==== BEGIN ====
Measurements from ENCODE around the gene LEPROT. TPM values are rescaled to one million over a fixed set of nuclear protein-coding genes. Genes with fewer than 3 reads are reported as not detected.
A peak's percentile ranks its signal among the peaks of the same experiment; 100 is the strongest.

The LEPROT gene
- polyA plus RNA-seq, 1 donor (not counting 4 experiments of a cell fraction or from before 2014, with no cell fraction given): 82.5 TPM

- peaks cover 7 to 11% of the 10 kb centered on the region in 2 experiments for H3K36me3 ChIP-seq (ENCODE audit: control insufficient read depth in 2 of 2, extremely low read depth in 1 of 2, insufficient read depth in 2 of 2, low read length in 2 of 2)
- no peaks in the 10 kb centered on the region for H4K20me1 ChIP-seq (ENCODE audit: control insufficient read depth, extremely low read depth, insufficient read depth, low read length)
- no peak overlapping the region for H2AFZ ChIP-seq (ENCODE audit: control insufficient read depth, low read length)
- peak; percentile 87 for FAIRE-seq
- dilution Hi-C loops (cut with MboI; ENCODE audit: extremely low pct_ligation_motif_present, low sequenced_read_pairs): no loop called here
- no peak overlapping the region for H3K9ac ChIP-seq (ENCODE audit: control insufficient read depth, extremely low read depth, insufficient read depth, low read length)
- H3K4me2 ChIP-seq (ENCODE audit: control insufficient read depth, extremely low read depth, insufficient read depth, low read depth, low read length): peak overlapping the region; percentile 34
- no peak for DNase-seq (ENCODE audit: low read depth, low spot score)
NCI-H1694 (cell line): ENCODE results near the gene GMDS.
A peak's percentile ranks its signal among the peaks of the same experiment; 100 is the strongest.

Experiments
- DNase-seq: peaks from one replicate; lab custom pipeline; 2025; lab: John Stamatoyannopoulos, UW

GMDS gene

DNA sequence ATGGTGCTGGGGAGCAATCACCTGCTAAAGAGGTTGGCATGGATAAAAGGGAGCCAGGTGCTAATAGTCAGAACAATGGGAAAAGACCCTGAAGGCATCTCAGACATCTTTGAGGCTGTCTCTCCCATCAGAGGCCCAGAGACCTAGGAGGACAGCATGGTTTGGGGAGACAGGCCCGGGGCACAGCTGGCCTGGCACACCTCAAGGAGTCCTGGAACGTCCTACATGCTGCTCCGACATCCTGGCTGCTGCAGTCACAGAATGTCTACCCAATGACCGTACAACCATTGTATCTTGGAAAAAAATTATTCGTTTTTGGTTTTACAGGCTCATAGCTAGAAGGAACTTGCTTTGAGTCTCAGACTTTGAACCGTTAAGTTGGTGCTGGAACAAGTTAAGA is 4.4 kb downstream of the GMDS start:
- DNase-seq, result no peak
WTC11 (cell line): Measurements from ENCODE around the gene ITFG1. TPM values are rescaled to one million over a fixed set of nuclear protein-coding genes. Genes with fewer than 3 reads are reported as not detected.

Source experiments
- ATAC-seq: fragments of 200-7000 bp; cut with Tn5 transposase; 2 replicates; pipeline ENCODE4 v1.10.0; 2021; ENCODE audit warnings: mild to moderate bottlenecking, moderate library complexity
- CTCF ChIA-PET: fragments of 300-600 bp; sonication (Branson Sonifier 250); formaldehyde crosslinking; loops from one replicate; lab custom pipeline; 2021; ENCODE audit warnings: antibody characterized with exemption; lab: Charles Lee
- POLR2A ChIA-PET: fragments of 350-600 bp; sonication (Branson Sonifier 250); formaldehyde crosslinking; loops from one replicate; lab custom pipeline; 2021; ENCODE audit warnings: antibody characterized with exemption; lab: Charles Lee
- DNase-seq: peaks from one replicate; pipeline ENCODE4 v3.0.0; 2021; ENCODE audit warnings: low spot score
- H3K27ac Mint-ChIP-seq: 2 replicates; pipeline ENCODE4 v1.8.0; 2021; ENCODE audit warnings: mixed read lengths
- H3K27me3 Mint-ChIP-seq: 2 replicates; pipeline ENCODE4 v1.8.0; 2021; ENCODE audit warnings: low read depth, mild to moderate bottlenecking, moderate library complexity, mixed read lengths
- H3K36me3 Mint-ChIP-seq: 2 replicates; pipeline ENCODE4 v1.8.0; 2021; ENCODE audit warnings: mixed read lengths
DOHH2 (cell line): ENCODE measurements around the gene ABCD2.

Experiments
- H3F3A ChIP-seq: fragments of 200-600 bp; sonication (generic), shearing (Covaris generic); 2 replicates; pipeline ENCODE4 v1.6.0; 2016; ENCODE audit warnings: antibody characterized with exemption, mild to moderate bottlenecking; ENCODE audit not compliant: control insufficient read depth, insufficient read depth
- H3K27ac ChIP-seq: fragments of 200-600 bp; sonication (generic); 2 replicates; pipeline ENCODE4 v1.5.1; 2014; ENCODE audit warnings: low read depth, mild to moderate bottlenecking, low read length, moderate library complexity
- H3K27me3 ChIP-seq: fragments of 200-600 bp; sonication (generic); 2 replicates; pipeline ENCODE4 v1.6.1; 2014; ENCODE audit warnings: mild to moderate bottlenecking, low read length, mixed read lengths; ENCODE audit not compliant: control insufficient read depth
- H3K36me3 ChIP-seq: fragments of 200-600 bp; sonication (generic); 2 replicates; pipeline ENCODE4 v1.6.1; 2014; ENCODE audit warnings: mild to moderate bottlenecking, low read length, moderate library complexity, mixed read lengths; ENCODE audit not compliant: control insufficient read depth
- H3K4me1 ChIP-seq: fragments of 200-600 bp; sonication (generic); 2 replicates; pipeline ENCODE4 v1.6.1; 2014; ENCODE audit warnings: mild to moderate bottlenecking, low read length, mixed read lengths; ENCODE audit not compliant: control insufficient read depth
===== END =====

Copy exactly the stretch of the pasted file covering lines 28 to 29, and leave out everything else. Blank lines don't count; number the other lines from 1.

- H3K36me3 Mint-ChIP-seq: 2 replicates; pipeline ENCODE4 v1.8.0; 2021; ENCODE audit warnings: mixed read lengths
DOHH2 (cell line): ENCODE measurements around the gene ABCD2.